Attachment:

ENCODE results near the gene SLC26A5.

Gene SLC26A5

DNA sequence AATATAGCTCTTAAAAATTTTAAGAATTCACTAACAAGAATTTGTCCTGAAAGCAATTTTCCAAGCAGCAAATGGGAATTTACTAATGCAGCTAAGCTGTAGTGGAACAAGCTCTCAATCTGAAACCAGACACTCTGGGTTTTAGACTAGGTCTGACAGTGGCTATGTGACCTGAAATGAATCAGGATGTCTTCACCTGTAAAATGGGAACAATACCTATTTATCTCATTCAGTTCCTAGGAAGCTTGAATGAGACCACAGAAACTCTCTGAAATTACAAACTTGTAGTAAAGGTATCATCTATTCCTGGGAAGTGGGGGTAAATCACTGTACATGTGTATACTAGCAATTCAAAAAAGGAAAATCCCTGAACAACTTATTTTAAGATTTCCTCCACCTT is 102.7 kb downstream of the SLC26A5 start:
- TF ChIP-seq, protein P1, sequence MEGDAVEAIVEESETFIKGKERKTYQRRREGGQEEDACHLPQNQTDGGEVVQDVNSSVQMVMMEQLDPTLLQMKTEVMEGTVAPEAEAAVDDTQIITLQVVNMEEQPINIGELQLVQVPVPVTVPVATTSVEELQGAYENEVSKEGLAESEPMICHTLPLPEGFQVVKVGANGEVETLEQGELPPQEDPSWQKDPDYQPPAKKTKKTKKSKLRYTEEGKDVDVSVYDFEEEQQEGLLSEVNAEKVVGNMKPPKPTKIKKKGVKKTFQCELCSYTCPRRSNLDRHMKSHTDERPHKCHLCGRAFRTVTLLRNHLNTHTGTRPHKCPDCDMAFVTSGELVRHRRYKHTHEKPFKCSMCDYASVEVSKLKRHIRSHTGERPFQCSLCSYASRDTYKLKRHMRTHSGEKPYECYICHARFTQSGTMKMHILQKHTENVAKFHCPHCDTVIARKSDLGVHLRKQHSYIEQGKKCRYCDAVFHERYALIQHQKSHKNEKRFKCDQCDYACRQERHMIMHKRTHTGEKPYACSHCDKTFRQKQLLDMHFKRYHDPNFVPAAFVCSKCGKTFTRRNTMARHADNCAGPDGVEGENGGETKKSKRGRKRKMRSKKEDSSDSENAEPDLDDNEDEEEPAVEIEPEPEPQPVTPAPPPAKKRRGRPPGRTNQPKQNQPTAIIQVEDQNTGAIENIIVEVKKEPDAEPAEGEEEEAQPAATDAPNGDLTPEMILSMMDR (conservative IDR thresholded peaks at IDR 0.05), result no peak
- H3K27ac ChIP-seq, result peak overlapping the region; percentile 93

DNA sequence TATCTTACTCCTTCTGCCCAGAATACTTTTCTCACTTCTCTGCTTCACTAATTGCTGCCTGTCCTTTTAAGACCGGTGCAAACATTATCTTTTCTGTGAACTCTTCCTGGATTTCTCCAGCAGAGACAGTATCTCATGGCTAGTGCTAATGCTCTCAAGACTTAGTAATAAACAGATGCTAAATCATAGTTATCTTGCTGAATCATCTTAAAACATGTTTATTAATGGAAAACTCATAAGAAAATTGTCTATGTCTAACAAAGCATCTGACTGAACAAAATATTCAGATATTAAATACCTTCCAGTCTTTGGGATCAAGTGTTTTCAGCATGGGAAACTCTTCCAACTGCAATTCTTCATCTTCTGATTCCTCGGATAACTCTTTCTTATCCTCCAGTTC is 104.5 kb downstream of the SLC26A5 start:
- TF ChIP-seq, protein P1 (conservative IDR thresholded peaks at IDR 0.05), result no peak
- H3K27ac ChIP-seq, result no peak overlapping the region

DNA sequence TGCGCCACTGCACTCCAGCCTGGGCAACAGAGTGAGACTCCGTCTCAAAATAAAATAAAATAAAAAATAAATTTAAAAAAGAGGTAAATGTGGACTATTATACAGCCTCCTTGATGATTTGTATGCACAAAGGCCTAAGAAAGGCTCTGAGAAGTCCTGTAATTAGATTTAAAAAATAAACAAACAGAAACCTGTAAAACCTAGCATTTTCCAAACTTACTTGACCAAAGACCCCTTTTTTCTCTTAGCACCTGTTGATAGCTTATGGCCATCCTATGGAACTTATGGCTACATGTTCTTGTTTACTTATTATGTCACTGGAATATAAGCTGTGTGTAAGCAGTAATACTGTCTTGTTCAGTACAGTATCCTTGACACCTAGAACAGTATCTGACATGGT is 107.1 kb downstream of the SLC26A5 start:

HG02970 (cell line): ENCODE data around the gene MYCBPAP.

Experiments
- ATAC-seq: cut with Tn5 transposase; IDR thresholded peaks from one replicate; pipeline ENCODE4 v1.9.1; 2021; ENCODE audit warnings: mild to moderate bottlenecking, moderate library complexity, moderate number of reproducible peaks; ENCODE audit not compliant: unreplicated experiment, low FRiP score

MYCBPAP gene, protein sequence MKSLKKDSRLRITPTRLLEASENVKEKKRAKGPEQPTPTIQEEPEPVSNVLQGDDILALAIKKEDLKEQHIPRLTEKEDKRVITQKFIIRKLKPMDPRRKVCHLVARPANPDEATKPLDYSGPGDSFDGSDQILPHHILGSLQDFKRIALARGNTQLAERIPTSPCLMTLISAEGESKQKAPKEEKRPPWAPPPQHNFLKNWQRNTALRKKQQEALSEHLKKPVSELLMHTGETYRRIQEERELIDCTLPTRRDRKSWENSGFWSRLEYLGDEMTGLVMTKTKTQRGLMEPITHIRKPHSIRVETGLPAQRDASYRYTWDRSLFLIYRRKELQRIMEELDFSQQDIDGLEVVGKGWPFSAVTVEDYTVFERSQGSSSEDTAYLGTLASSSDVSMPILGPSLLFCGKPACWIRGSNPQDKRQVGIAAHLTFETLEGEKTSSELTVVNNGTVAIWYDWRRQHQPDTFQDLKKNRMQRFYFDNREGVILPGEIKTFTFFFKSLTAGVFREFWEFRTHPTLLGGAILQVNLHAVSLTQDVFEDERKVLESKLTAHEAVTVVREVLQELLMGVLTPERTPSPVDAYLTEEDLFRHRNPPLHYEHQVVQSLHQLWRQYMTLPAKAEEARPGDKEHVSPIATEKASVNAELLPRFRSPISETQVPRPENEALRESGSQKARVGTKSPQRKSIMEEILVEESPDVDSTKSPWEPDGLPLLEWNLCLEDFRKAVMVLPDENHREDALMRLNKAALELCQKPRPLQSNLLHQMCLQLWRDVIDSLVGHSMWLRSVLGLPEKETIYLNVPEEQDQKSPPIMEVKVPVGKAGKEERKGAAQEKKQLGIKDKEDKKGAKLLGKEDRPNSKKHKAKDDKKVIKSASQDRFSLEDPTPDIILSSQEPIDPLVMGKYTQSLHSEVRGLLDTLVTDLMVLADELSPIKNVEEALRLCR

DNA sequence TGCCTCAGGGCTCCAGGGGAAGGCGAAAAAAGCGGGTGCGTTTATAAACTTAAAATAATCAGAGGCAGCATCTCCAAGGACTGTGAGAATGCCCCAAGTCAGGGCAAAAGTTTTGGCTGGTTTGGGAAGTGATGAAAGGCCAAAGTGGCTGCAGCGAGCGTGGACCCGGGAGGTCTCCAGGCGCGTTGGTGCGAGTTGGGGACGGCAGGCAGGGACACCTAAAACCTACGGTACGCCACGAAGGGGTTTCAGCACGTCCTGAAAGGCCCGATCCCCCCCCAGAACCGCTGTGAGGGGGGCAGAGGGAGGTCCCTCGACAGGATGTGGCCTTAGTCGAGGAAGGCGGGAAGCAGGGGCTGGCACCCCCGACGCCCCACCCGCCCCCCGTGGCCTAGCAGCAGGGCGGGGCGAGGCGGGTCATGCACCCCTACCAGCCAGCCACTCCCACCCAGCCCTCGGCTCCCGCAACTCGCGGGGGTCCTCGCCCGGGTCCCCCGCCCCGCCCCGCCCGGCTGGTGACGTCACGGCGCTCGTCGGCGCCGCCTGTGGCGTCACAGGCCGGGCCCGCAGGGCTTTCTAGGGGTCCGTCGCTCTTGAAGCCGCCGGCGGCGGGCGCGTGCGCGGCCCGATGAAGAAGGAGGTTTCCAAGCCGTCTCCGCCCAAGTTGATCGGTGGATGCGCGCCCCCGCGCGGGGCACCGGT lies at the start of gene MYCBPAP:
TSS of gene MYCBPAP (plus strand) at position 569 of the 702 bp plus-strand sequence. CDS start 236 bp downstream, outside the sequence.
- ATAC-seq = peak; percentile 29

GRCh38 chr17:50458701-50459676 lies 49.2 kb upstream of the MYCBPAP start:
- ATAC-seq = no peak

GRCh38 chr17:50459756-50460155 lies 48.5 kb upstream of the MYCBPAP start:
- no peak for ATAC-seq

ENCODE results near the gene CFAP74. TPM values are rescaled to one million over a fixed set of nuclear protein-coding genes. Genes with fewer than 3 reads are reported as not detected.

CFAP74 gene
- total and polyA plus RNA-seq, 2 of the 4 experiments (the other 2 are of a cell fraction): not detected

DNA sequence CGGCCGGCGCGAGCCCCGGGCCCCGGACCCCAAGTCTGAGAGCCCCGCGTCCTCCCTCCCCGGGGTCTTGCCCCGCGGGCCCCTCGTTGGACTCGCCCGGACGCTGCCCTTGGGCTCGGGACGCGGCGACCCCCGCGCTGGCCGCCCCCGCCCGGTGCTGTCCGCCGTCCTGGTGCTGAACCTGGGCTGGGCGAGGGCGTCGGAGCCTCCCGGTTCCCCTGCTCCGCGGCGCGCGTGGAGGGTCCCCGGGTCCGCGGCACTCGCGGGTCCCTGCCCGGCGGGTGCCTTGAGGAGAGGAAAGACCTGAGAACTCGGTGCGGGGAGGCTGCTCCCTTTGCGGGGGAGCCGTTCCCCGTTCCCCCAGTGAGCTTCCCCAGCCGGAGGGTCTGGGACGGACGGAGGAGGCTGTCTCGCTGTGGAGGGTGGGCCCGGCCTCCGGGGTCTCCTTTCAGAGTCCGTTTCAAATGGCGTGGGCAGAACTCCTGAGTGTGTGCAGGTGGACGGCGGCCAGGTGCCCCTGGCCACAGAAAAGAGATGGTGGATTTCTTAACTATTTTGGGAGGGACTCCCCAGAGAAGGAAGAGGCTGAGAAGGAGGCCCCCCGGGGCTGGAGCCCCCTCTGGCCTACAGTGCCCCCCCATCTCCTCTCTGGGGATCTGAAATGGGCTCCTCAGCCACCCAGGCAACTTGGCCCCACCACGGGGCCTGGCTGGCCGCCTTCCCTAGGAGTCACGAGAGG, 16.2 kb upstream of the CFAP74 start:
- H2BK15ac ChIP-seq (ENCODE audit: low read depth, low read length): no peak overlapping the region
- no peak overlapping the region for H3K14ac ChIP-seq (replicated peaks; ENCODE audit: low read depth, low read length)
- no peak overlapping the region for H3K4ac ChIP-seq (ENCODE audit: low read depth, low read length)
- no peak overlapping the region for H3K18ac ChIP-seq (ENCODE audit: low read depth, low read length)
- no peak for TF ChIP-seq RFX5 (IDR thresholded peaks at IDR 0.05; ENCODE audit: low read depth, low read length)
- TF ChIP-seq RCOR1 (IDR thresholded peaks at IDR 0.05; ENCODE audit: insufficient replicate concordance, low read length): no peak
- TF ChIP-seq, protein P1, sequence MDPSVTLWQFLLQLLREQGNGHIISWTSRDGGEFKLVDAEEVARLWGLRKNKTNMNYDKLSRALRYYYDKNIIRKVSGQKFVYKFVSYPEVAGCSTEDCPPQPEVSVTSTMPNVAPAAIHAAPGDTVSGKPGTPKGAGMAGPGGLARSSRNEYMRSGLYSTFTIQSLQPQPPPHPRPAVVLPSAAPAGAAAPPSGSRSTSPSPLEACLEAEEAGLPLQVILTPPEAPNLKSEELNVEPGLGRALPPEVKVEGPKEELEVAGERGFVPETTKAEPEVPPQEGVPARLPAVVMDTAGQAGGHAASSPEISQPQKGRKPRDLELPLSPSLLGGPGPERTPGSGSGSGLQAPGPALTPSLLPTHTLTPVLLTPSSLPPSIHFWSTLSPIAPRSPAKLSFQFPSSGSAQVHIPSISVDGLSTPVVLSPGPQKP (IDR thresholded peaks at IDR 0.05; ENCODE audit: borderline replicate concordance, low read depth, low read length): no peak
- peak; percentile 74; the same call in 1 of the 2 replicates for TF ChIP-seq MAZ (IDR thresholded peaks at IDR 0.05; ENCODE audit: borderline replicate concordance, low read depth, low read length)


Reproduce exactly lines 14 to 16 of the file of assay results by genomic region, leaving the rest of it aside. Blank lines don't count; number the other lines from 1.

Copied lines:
DNA sequence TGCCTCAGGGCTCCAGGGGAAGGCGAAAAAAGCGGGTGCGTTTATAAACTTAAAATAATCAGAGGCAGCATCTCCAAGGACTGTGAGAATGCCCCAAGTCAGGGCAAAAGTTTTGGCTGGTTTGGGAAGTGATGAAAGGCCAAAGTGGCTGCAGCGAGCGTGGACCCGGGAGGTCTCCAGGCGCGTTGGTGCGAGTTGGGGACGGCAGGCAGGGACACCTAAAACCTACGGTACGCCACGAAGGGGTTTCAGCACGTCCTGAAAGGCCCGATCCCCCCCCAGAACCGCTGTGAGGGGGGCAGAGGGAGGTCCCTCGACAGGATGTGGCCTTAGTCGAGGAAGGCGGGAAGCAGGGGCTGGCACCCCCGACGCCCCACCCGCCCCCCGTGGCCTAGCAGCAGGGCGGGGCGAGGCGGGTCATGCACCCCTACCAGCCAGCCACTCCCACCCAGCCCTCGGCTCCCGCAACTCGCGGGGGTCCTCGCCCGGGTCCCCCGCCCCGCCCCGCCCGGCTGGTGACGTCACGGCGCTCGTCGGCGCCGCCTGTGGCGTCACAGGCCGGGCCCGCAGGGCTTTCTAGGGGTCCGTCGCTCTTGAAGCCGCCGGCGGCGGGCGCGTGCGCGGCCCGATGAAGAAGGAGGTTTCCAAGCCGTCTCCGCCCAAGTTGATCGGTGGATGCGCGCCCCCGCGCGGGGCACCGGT lies at the start of gene MYCBPAP:
TSS of gene MYCBPAP (plus strand) at position 569 of the 702 bp plus-strand sequence. CDS start 236 bp downstream, outside the sequence.
- ATAC-seq = peak; percentile 29